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Old 12-30-2004, 03:24 AM   #6
batemanb
 
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Dojo: Seibukan Aikido UK
Location: body in UK, heart still in Japan
Join Date: May 2002
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Re: Locking/pinning as pain submission...

Quote:
Xu Wenfung wrote:
Hi Colbs,

I too at one time assume locks as pain submission and the desired outcome is that the uke will tap out due to pain. But then after reading some of the post around the forum, I realised that pain alone is not enough as per discussion in the aikido vs. drunk and druggies thread.

By going back to basics... aikido osae is literally immobilization. This means locking out the joint physiologically such as hyper extension where the uke cannot move the limbs physically and not due to pain alone.

Hence I would agree with you that pain alone is a poor motivator to deter any aggresive intend (if this is what the gist of your post is all about).

To illustrate... just recently in class as we are doing gyaku yokomenuchi (reverse side strike) kuzushi nage. I have done this technique countless times and it was not something new. In my mind, the essential ingredient of the technique is kuzushi (breaking of balance) and some wrist manipulation. It usually work.

However, the adjutant sensei was being nasty that night and he said, "Stop Stop, Not like this". Then he point to the logo of our dojo and said do you understand? What is there to understand, I thought. It is only a plain image of an eagle pearching on a branch. Then he showed me his variation of kuzushi. It was a whole new experience.

His technique included...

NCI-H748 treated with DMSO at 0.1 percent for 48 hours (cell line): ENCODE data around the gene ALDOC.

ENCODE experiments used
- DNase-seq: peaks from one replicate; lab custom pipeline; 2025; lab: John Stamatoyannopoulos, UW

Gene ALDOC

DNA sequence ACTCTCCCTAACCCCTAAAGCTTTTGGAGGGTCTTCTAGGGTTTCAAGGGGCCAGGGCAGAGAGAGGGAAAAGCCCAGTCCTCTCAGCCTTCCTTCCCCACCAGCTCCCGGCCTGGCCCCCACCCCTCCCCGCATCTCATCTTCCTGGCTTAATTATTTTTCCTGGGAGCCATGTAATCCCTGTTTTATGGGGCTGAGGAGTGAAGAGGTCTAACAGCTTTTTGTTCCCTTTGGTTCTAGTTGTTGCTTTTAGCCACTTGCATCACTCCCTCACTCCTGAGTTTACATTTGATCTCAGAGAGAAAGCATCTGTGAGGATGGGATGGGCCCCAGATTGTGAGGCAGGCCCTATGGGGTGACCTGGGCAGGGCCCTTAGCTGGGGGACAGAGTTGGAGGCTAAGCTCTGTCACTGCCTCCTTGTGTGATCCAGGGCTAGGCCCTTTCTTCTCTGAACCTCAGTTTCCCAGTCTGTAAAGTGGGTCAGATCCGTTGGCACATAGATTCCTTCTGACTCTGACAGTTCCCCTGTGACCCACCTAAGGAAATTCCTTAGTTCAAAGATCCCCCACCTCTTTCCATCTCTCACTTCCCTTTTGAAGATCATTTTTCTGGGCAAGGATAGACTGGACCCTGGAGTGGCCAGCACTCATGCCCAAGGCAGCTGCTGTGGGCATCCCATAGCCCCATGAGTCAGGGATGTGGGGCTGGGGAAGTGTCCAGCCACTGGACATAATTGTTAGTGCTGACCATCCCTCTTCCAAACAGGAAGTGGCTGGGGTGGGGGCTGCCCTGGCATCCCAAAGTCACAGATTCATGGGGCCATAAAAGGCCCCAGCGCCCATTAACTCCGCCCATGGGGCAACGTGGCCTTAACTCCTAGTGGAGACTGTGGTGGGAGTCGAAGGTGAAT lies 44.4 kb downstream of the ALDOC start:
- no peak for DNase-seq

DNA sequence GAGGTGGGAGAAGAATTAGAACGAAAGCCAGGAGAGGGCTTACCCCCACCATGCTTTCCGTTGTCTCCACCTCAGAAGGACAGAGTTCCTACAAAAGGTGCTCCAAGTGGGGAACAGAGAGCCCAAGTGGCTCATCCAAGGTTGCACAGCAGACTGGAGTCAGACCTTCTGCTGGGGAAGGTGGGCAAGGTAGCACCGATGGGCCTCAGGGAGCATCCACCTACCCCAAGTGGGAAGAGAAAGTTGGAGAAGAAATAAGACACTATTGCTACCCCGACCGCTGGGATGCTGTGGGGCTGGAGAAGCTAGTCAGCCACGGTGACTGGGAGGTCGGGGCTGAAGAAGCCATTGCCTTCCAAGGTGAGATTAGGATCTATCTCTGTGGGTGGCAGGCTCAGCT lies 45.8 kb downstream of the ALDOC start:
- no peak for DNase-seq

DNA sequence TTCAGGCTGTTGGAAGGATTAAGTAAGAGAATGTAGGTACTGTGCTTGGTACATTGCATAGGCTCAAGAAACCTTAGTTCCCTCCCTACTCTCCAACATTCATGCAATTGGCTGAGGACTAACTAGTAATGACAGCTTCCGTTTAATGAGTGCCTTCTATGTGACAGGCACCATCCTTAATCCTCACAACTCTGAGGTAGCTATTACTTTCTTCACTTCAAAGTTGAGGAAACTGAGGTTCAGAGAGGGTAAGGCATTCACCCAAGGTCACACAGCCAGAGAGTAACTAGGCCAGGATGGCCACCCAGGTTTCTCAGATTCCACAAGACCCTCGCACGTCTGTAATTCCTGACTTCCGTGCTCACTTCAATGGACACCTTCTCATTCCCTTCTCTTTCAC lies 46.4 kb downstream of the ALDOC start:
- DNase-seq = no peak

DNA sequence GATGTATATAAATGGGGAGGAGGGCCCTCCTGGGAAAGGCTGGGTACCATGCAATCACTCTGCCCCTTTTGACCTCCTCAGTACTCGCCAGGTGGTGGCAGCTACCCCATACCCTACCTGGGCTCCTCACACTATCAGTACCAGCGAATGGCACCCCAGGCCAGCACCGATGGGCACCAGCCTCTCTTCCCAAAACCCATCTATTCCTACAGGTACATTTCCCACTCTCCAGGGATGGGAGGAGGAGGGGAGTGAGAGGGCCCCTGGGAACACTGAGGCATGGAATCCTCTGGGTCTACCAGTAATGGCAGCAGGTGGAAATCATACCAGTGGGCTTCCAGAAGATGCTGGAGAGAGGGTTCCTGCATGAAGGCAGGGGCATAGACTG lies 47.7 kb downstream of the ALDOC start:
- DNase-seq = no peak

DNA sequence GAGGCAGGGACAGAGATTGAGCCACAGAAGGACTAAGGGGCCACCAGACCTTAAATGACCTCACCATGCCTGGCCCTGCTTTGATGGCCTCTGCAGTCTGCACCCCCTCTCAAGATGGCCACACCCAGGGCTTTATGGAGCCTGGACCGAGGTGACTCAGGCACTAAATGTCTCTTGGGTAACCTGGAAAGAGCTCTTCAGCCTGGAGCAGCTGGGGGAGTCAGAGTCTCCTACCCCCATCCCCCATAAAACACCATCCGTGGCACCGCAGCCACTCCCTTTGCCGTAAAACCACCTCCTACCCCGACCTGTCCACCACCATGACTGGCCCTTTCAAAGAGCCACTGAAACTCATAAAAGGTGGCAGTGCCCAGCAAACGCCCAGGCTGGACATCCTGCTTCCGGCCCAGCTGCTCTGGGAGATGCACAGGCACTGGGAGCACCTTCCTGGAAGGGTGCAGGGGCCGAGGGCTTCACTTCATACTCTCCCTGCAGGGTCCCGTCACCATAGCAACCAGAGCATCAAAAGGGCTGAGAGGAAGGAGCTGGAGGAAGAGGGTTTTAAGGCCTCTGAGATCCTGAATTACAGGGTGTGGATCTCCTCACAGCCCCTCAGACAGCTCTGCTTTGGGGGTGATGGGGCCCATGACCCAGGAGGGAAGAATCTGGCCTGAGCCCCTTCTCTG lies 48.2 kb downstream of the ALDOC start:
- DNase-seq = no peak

1) breaking of balance <checked>
2) wrist twisting <checked>
and...
3) Vice like grip...

Due to the added element of very strong grip, my whole limb was in his control, I could not twist nor turn at all if he did not allow me to. Then I realised what he meant by the image of the eagle. One must have very strong grip like those of an eagle's claws.

This bring me back the thread, immobilization is the key not pain. So much to learn, so little time. Sigh.

Boon.
Hi Boon,

I`m at odds with the vice like grip . I don`t disagree that it can be very beneficial in some instances, and indeed required in others, but I think that is largely due to me not having moved well enough in the first instance. My argument being that if you grip hard on uke, it actually gives uke something to resist and fight against, the softer and lighter your touch the less he has to fight with.


Colbs,

For me, the pain in osae and kime waza is a byproduct, it is not required to be effective, but will be there for a lot of people . I agree that many people look to apply pain rather than look to apply the technique, which is a large part of why people struggle to apply techniques, their brain gets caught up in a vicious circle - need to apply pain - need twist hard - not working - need to apply more pain - need to twist harder - not working - need to .........

If you work on movement and kuzushi first, the technique will become easier to apply, the pain will be a result of their actions fighting to escape rather than you twisting harder.

Regards

Bryan

A difficult problem is easily solved by asking yourself the question, "Just how would the Lone Ranger handle this?"
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